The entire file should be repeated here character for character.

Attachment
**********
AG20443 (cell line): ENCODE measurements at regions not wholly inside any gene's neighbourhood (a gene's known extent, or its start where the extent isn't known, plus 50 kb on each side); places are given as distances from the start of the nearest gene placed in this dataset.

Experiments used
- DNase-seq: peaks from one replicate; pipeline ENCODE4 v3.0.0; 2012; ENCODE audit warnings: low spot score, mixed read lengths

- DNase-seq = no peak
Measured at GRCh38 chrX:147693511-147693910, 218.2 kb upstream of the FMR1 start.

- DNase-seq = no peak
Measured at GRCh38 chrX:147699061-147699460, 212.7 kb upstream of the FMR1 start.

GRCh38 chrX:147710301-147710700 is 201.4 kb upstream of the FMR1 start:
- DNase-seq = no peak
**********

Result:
AG20443 (cell line): ENCODE measurements at regions not wholly inside any gene's neighbourhood (a gene's known extent, or its start where the extent isn't known, plus 50 kb on each side); places are given as distances from the start of the nearest gene placed in this dataset.

Experiments used
- DNase-seq: peaks from one replicate; pipeline ENCODE4 v3.0.0; 2012; ENCODE audit warnings: low spot score, mixed read lengths

- DNase-seq = no peak
Measured at GRCh38 chrX:147693511-147693910, 218.2 kb upstream of the FMR1 start.

- DNase-seq = no peak
Measured at GRCh38 chrX:147699061-147699460, 212.7 kb upstream of the FMR1 start.

GRCh38 chrX:147710301-147710700 is 201.4 kb upstream of the FMR1 start:
- DNase-seq = no peak